As I discuss in a chapter in Jon Bergmann and Aaron Sams’ upcoming book, Flipped Learning has “democratized” my classroom in many ways. Through a study that I completed through an MA program at Columbia University, I realized that these results are replicated in social studies courses in other parts of the country as well. For a more complete discussion on this topic, keep an eye out for Aaron and Jon’s new book to be published by ISTE in Spring 2014.
Although our course is still rooted in flipped-mastery, I have decided to venture into the world of gamification. I am not using games to teach, but am instead designing the entire course as a live, multiplayer game. The instructional design will include elements such as leveling, points through attrition, guilds, and an overarching story that weaves together the action. I credit Professor Lee Shlelon and Michael Matera for getting us started down this exciting new path.
Much of what I have learned has been through a reflective process with help from an incredible PLN. The awesome social studies teachers that I collaborate online with most are Karl Lindgren-Streicher, David Fouch, Jason Bretzmann, and Frank Franz. Karl and Jason authored chapters on social studies flipping in the recently published Flipping 2.0, while I and PHS colleague Brian Germain authored a chapter on student use of technology. There is also a free, archived eSeminar and Course for social studies teacher who are, or at least considering, flipping their classes.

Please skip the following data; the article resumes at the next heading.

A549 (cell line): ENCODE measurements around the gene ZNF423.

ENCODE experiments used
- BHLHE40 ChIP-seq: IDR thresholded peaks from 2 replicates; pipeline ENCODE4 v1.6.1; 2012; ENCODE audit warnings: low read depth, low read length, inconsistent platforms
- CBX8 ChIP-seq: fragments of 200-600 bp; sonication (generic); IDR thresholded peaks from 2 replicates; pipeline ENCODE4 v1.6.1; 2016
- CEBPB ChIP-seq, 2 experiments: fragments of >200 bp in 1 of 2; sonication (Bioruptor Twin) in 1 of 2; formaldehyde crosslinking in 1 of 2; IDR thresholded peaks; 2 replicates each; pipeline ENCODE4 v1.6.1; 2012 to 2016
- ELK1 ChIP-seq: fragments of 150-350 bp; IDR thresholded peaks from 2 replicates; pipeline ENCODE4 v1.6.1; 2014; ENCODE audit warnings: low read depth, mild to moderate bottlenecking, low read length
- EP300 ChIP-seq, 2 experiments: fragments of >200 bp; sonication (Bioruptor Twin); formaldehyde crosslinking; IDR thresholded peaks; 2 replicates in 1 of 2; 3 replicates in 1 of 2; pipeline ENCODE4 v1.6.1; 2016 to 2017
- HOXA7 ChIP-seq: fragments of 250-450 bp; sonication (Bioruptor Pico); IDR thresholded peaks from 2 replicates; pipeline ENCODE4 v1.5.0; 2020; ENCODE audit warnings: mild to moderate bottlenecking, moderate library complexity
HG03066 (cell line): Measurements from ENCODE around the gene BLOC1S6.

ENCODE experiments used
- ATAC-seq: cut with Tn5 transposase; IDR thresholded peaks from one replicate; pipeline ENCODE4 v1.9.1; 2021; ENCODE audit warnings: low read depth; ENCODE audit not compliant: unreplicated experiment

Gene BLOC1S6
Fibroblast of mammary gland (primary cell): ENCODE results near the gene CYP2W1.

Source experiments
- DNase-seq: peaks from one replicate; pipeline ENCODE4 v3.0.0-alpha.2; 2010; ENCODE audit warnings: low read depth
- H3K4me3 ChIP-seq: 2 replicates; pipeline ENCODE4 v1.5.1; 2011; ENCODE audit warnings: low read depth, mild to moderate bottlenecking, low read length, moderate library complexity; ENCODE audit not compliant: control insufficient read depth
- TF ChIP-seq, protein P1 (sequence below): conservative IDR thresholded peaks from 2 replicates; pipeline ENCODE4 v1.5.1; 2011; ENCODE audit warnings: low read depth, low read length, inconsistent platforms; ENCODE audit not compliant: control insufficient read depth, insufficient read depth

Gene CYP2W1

Finally, view and contribute your information to this Flipped Social Studies Community document. It includes teachers from around the world with their contact info, websites, video libraries, and more. Use this resource to connect and grow your PLN.
Tom Driscoll is a high school social studies teacher and technology coach in Putnam, CT. He has implemented Flipped Learning in his courses since 2011 and regularly leads professional development workshops focusing on instructional technology. In 2012, Tom conducted a study through Teachers College of Columbia University called “Flipped Learning and Democratic Education.” He has also authored chapters for three books on instructional technology, including Flipping 2.0 and Jon Bergmann and Aaron Sams’ upcoming book (expected publication Spring 2014). You can follow Tom on Twitter @Mr_Driscoll and visit his blog at flipped-history.com.